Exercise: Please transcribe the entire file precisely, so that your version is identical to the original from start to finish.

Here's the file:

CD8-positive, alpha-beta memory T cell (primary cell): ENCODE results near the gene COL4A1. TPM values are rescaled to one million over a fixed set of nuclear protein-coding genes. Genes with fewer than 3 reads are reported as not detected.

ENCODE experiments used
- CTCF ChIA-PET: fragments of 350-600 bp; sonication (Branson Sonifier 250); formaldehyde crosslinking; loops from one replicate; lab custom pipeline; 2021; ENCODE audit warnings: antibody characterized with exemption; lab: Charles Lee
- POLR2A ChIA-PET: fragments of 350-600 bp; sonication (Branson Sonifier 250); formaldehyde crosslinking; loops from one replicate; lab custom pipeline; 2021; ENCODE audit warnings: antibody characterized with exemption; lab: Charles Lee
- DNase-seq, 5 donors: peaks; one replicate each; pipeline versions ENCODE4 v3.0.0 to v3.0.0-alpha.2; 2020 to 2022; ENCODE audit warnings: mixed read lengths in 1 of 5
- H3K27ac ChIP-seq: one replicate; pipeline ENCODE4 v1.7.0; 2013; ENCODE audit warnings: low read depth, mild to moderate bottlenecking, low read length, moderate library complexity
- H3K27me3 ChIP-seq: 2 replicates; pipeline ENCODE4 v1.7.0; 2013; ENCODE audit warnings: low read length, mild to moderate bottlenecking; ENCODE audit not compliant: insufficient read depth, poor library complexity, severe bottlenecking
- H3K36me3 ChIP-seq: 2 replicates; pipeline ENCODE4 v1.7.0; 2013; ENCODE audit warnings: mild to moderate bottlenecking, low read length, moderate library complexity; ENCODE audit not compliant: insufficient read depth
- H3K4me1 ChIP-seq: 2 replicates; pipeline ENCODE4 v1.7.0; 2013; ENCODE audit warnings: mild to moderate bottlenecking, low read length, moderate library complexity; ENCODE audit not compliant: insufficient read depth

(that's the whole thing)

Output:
CD8-positive, alpha-beta memory T cell (primary cell): ENCODE results near the gene COL4A1. TPM values are rescaled to one million over a fixed set of nuclear protein-coding genes. Genes with fewer than 3 reads are reported as not detected.

ENCODE experiments used
- CTCF ChIA-PET: fragments of 350-600 bp; sonication (Branson Sonifier 250); formaldehyde crosslinking; loops from one replicate; lab custom pipeline; 2021; ENCODE audit warnings: antibody characterized with exemption; lab: Charles Lee
- POLR2A ChIA-PET: fragments of 350-600 bp; sonication (Branson Sonifier 250); formaldehyde crosslinking; loops from one replicate; lab custom pipeline; 2021; ENCODE audit warnings: antibody characterized with exemption; lab: Charles Lee
- DNase-seq, 5 donors: peaks; one replicate each; pipeline versions ENCODE4 v3.0.0 to v3.0.0-alpha.2; 2020 to 2022; ENCODE audit warnings: mixed read lengths in 1 of 5
- H3K27ac ChIP-seq: one replicate; pipeline ENCODE4 v1.7.0; 2013; ENCODE audit warnings: low read depth, mild to moderate bottlenecking, low read length, moderate library complexity
- H3K27me3 ChIP-seq: 2 replicates; pipeline ENCODE4 v1.7.0; 2013; ENCODE audit warnings: low read length, mild to moderate bottlenecking; ENCODE audit not compliant: insufficient read depth, poor library complexity, severe bottlenecking
- H3K36me3 ChIP-seq: 2 replicates; pipeline ENCODE4 v1.7.0; 2013; ENCODE audit warnings: mild to moderate bottlenecking, low read length, moderate library complexity; ENCODE audit not compliant: insufficient read depth
- H3K4me1 ChIP-seq: 2 replicates; pipeline ENCODE4 v1.7.0; 2013; ENCODE audit warnings: mild to moderate bottlenecking, low read length, moderate library complexity; ENCODE audit not compliant: insufficient read depth